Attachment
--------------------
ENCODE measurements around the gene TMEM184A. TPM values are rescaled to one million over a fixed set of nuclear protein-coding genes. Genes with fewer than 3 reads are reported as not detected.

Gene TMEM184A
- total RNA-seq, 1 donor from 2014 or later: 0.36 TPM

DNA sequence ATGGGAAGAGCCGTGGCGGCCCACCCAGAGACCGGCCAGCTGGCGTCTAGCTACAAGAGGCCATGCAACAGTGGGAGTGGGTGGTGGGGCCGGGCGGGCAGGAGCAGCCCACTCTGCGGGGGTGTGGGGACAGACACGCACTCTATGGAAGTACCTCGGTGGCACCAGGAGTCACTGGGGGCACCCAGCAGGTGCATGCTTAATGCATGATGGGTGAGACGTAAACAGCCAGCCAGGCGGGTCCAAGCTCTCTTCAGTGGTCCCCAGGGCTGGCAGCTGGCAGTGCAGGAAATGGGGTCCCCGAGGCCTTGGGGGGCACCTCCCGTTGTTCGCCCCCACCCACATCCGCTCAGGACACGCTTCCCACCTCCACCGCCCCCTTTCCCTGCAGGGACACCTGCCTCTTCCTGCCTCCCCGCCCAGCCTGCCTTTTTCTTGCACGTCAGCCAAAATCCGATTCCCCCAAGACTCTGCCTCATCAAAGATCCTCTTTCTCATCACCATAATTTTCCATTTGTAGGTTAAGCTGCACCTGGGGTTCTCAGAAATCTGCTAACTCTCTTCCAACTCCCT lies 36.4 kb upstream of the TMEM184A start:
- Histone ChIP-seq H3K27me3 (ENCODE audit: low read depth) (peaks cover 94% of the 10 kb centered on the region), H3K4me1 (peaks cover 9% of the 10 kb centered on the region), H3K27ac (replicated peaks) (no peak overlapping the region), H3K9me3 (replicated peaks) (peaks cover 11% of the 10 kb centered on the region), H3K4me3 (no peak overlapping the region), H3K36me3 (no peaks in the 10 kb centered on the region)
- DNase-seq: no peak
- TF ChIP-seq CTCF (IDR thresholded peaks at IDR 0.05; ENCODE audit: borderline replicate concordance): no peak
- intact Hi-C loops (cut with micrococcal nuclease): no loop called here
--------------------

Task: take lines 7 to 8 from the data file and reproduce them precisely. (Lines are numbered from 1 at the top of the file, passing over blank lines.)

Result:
- TF ChIP-seq CTCF (IDR thresholded peaks at IDR 0.05; ENCODE audit: borderline replicate concordance): no peak
- intact Hi-C loops (cut with micrococcal nuclease): no loop called here